Consequently, in the spirit of things holding together and holding things together, I stitched up a sketchbook/journal. The idea of a sketchbook as a holding place, a Memory project, pleases me. I could complain about the limited availability of good art supplies, however, I did manage to find rather heavy (224g/m2) Canson paper in packets (24x32cm/9.5"x12.5") at the beginning of the school year. I unabashedly admit that I bought ten packets. And that felt like luxury. 


Apart from the paper, I made do with materials I found at home. I made two covers by gluing 3 pieces of recycled lightweight cardboard together for each cover. Then I painted 4 sheets of Canson paper with watercolors, which I glued onto the covers. 



















I folded my Canson paper in half to make the pages and stitched it all up. 
For sewing, I used a thin cotton string that I waxed by running over a piece of bee's wax. Fortunately, there are some good instructions on Youtube. The inside covers gave me a chance to play with the bits and pieces of leftover painted paper.
















I LUV my new sketchbook/journal. 
It satisfies my soul in every way.
Yes, I'd say that we're holding things together with style! 

NB: Blogger has insisted upon inserting the annoying word verification despite the fact that my "Show word verification?" setting says "NO". I suppose I'll have to shoot off an email to Blogger. My apologies for the inconvenience of the word verification--the technology is wonderful when it works, but, when there's a glitch, what a pain in the neck....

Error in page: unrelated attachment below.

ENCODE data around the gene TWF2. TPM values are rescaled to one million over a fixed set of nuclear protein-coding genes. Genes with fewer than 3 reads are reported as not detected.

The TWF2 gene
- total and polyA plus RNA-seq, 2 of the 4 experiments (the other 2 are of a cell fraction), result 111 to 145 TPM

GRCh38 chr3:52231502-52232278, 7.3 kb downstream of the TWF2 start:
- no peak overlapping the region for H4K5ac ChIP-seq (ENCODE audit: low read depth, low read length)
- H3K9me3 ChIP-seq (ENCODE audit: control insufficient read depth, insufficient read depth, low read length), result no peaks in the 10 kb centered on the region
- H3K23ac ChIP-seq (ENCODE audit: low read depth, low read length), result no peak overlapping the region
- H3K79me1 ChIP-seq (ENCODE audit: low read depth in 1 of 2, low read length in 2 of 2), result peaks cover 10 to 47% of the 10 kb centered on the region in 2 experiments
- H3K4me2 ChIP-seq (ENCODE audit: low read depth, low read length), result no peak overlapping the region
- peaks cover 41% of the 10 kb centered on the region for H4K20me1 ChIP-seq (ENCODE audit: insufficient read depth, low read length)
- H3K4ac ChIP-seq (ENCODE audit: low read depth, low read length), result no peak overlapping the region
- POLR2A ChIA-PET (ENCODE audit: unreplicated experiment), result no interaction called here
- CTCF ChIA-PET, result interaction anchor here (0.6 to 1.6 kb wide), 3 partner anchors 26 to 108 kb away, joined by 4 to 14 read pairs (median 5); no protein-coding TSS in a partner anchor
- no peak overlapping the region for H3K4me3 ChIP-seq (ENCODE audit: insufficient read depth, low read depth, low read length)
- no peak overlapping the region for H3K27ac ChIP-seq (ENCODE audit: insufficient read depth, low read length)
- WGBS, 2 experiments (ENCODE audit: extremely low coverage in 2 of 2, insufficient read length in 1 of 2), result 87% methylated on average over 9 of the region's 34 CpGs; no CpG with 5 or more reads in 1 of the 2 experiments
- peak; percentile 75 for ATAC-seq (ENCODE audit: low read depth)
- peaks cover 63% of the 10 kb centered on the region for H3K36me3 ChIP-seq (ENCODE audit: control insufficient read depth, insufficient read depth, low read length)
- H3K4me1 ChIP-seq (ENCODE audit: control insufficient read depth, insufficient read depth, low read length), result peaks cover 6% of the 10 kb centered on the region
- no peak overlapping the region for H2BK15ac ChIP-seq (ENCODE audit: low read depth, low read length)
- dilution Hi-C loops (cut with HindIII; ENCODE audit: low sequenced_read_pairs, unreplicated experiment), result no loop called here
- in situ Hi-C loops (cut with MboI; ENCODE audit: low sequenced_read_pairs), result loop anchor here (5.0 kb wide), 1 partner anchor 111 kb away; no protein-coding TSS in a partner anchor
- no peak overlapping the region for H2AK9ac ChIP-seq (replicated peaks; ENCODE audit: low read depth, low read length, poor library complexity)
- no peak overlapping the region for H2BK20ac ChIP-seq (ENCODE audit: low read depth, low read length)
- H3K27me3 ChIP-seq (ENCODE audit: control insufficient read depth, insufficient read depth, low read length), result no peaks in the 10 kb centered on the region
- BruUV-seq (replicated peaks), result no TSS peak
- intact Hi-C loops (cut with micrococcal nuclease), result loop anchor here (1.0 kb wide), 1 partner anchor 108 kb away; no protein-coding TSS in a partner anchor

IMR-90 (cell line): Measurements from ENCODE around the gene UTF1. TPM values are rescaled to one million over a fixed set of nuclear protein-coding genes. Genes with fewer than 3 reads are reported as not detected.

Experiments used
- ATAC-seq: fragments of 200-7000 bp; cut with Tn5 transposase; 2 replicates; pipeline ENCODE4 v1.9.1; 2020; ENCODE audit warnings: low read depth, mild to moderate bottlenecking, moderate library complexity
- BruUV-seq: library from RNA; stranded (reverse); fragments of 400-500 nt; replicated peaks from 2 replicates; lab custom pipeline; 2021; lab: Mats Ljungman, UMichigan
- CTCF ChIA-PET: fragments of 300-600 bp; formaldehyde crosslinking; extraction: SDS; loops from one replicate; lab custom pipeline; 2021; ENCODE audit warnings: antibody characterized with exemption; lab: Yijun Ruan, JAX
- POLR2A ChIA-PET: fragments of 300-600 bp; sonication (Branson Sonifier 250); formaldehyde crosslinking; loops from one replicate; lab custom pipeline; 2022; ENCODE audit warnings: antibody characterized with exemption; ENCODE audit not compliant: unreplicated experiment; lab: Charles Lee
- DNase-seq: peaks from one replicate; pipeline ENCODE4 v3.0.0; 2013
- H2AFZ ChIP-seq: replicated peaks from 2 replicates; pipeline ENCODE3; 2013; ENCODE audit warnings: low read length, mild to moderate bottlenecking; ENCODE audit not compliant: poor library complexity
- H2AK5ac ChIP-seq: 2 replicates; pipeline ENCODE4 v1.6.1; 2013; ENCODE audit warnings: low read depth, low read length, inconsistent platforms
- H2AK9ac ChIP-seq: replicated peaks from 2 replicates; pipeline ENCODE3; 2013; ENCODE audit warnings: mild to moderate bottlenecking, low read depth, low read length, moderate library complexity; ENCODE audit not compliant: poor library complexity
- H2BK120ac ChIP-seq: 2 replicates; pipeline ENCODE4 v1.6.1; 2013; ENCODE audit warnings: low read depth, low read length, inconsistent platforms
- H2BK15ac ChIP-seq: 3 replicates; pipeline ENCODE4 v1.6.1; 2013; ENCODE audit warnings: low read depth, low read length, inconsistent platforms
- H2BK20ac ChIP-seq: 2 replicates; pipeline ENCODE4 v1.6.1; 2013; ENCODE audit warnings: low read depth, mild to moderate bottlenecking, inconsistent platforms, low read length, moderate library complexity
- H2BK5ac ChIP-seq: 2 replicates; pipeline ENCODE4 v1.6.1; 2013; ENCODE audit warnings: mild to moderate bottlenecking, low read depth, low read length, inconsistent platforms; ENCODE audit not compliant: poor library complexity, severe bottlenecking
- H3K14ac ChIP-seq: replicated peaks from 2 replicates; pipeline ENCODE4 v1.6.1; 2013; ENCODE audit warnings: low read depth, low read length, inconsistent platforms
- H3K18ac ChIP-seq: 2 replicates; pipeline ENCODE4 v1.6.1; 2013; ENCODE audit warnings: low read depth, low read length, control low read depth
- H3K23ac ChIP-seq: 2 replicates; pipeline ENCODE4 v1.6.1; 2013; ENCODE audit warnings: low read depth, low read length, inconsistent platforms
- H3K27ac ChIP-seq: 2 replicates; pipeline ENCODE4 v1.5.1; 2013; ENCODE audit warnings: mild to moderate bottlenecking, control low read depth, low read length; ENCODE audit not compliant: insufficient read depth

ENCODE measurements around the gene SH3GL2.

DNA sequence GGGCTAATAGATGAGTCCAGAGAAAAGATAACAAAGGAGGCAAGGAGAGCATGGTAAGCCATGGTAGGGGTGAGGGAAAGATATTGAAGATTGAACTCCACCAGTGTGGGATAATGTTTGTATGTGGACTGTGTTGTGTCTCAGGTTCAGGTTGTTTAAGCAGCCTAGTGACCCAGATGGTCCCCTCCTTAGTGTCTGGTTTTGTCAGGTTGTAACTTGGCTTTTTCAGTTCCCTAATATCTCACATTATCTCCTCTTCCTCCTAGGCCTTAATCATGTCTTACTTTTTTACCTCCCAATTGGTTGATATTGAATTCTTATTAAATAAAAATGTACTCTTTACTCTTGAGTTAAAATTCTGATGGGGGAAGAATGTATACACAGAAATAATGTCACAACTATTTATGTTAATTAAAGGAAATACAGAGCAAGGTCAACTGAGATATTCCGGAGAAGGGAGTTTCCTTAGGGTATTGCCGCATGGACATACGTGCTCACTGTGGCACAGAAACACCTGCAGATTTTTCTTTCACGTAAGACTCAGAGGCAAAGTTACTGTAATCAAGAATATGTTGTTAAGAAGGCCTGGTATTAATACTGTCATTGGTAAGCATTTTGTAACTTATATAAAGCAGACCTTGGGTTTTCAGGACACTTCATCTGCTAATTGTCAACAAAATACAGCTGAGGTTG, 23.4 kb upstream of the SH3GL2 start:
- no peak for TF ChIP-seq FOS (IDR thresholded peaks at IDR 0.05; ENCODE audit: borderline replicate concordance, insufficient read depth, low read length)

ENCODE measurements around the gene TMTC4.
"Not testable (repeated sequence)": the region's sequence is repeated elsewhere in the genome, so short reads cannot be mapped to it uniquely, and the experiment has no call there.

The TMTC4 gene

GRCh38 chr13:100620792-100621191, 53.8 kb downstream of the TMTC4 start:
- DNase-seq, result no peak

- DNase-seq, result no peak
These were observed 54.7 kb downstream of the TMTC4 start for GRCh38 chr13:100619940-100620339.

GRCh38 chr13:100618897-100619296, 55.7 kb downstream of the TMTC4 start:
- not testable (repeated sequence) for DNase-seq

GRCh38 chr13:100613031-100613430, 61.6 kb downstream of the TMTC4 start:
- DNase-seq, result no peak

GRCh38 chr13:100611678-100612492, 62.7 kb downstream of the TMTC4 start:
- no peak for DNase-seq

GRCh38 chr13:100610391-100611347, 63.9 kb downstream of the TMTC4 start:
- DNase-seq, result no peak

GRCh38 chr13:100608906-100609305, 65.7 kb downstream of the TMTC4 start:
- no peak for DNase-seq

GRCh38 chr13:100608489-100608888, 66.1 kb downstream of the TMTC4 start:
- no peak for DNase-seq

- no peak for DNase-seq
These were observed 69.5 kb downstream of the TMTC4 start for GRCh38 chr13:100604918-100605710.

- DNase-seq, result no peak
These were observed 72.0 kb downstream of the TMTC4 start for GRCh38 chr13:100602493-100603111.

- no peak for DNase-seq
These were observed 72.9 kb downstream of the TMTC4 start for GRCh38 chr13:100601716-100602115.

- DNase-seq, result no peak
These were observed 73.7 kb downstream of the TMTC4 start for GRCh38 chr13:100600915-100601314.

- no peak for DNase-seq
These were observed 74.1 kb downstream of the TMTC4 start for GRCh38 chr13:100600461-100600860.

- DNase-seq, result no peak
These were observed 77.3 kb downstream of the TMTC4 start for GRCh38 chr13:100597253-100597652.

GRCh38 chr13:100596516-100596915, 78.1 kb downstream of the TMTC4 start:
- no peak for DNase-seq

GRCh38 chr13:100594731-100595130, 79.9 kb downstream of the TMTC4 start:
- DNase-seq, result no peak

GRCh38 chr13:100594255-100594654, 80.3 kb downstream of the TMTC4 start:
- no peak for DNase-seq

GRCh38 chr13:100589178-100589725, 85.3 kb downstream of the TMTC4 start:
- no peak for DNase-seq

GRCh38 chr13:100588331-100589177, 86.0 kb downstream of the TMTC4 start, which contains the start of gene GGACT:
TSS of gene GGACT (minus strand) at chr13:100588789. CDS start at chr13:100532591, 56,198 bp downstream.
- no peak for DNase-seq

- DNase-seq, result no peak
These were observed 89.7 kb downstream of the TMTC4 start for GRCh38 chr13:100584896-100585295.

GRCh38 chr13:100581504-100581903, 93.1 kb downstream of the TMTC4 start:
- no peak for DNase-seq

Sunday, November 30, 2014

Further Entanglements


Happily, parliamentary elections in Tunisia (October 26th) went smoothly and the outcome was not disastrous. "Nida Tunis" (the Call for Tunisia), which groups the major center and leftist parties, won 86 seats out of 217, while the religious part won 69. Although "Nida Tunis" does not have a majority, it appears that they will be able to work with other small parties to form a government.

The first round for the presidential elections on November 23rd went relatively smoothly as well. However, the results were rather surprising. While the "Nida Tunis" candidate, Beji Caïd-Sebsi, garnered slightly over 39%, the current president, Moncef Marzouki, managed to get 33% of the votes. As the pre-election polls had shown him at less than 2%, one can only conclude that the religious party threw their weight behind him since they did not have a candidate in the running. 

The run-off elections would be December 14th, if nobody contested the results of the first round. However, Marzouki registered 7 complaints at the last minute of the 3-day filing limit in a bid to buy time (sore looser). This now has to go to court. Elections will be no later than December 28th.

In the meantime, the country sinks into limbo as there is no real governmental authority in this transition period. The school where I teach reflects the state of the country--it feels like we're on the edge of chaos. I can't remember having such a difficult teaching job. And yet, students and teachers keep plugging along with a certain amount of courage...

Sometimes I wonder if my work isn't a direct reflection of my distressed environment. I have coveted a jeans bag for a long time and so made one from a tall stack of old jeans that I can't bear to throw out. I love working on the soft blue and white of the old fabric. I stitch from the top and only catch the upper threads, so the denim is not tedious to work.
It's looking like Tunisia's future--entangled.